One question that came up was the fate of the Surface 2, previously called Surface RT, which runs an unusual version of Windows called Windows RT.
The Surface 2 uses an ARM processor, not a processor from Intel. That gives it long battery life but also means it can’t run all the millions of Windows apps that software developers have created over the years. It can only run new Windows 8 apps from the Windows Store.
And that means it’s not much of interest to Microsoft’s biggest market: enterprises, because it can’t run their Windows apps. Microsoft is clearly gearing its Pro line of Surface PCs for business users.
Microsoft hasn’t released information about how many of this type of Surface PC it has sold, but there’s reason to believe it’s not a big hit. Based on the revenue numbers for the Surface division, we’ve estimated that Microsoft sold 1.5 million Surface tablets of all varieties last quarter. Some percentage of that would be the Surface 2.
This has given rise to constant speculation that Microsoft will one day, and probably soon, kill RT.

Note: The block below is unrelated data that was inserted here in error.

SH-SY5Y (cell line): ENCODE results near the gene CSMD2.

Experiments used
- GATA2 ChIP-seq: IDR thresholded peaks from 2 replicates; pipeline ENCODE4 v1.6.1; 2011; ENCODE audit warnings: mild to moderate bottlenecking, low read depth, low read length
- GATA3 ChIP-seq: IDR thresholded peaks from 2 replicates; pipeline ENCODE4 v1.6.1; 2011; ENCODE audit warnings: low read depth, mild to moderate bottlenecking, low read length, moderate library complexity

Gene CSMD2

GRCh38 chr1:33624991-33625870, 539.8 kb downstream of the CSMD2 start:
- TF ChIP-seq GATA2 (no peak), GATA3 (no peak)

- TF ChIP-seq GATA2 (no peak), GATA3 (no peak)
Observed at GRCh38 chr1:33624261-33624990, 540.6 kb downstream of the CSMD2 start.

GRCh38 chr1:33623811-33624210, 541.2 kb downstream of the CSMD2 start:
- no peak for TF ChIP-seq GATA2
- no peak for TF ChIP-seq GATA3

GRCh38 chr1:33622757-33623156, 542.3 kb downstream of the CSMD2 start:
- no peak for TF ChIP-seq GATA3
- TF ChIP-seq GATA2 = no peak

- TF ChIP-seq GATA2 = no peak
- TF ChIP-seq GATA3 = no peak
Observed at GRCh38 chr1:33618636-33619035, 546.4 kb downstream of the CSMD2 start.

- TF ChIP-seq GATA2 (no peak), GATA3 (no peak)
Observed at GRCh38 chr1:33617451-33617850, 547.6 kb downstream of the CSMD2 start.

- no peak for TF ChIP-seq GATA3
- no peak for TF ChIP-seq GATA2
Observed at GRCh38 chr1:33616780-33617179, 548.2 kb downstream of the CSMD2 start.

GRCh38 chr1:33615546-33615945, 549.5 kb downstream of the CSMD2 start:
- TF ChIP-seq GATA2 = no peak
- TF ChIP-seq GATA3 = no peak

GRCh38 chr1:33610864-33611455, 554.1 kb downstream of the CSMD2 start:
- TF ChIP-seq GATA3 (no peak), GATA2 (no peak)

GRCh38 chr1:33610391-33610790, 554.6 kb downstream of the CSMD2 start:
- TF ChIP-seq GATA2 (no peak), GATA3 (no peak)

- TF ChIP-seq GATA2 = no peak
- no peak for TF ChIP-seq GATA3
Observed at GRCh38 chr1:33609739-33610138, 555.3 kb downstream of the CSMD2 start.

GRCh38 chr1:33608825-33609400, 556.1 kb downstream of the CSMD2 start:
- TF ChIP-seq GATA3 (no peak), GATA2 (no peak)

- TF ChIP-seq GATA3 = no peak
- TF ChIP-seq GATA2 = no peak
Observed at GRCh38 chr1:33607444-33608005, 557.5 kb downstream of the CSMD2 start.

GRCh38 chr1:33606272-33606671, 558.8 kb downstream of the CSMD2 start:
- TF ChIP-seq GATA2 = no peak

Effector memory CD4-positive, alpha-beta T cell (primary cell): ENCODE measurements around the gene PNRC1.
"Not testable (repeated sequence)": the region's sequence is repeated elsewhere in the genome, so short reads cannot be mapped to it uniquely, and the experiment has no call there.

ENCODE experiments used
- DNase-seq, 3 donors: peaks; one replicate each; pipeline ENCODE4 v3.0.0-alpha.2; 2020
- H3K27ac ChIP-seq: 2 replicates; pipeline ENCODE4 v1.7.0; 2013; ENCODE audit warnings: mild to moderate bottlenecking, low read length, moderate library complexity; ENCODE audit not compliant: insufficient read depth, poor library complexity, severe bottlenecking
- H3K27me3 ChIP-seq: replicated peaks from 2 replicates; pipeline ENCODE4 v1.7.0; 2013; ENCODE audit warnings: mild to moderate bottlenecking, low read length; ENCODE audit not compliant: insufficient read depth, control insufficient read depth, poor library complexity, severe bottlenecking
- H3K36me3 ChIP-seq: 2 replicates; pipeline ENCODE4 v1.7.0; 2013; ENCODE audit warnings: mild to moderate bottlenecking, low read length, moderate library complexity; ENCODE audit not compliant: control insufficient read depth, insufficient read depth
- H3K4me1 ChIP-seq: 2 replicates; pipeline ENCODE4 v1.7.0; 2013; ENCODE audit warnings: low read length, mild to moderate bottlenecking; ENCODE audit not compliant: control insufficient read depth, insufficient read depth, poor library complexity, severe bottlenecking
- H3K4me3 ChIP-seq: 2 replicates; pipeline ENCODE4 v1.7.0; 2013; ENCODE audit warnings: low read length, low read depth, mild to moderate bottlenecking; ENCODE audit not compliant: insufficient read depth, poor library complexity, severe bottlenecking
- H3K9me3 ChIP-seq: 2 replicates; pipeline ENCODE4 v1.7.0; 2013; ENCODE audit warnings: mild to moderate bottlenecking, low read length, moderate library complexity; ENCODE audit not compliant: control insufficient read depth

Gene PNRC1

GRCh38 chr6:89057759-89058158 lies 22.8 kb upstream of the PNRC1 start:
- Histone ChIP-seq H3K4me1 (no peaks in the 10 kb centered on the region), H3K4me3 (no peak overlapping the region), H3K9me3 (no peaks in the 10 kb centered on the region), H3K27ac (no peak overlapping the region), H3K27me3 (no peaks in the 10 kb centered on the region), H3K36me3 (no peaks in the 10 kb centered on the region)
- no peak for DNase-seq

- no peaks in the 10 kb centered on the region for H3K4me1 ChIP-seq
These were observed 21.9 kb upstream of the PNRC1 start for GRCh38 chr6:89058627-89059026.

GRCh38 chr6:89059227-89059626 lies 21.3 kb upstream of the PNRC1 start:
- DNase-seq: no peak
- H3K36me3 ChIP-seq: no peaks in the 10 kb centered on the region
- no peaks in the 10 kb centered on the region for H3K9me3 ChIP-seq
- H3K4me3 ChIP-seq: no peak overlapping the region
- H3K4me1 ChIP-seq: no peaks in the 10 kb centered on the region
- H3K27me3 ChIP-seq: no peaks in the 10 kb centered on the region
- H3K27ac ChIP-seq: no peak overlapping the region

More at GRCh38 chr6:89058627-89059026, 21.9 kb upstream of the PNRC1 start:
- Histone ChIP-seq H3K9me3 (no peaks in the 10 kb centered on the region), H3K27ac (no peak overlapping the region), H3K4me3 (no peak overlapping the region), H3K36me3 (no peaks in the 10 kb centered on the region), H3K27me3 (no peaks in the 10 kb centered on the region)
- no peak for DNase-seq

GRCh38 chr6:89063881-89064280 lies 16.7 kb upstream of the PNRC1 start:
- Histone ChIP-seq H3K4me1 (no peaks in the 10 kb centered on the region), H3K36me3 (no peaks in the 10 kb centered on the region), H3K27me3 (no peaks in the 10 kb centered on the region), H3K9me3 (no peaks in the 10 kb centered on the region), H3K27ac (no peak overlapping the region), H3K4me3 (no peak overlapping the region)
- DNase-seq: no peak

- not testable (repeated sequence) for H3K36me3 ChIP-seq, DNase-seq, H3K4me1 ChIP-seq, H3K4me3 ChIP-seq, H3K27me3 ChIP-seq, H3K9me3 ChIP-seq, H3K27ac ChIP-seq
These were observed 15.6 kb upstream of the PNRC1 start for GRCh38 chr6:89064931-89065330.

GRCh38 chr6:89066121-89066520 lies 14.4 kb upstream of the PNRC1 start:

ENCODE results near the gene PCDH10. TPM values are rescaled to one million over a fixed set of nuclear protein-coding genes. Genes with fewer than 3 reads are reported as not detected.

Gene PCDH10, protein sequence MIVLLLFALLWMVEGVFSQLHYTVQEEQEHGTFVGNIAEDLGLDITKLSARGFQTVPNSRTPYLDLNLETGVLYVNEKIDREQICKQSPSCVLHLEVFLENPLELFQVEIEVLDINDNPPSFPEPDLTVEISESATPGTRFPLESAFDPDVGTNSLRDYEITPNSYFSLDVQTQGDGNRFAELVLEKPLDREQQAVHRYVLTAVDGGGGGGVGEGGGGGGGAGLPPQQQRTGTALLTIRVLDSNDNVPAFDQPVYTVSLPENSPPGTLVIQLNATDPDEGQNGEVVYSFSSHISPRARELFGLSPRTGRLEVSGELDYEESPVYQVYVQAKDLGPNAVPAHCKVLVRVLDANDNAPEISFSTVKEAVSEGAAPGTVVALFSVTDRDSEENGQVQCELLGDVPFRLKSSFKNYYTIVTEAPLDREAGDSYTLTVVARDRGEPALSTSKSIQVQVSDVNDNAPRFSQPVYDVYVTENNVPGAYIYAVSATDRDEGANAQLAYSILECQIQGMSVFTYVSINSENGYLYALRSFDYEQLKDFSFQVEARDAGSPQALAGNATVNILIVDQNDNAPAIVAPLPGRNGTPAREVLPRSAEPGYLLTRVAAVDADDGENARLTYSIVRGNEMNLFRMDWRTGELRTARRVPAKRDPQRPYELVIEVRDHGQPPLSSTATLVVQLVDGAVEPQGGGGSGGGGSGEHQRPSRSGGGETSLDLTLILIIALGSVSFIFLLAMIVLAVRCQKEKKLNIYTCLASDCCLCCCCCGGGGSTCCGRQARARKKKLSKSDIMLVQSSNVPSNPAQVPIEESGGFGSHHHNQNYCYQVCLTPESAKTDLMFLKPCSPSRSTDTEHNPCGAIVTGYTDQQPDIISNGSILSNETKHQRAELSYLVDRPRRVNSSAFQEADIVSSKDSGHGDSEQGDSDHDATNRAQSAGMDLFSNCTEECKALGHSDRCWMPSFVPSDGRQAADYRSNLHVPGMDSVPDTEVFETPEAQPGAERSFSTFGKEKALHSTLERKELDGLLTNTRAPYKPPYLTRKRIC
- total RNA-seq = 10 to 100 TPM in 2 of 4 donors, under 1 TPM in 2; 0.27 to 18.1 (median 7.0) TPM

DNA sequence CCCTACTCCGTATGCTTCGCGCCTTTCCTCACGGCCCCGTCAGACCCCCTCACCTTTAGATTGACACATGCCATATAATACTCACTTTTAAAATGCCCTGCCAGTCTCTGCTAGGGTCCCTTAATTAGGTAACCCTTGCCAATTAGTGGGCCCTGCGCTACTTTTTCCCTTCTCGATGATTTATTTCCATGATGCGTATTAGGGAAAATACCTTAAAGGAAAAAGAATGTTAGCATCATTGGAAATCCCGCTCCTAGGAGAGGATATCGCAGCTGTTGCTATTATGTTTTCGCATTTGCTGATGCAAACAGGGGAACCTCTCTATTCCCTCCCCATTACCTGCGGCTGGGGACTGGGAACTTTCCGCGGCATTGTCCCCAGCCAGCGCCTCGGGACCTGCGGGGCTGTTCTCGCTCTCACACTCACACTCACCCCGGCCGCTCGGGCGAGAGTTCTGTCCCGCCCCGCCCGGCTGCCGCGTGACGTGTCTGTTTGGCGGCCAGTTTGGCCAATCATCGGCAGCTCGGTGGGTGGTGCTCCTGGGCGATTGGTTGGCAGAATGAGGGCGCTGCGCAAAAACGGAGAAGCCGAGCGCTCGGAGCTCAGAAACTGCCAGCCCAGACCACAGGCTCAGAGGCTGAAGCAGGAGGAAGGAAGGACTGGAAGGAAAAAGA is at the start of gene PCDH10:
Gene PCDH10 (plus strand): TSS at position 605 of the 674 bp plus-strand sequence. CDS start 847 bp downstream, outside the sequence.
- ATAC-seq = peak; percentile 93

But Microsoft keeps insisting that it won’t. In today’s Q&A when asked about the fate of Surface 2 and RT, the team predictably answered, “Windows on ARM continues to be an important part of the Windows strategy.”
The team sidestepped a question about why it doesn’t offer a tablet on the Intel Atom chip, Intel’s competitors to ARM, which should allow all those Windows apps to run on a low-cost, low-power tablet. One Redditor suggested that it was because the new chip isn’t really powerful enough to run most Windows desktop apps.
Microsoft had no real comment to that. It offered this as an answer,
“Intel is a great partner to us, and we continue to look at all roadmap options to bring you the best products possible. … We will continue to evaluate options for the future.”
Maybe that has something to do with it.
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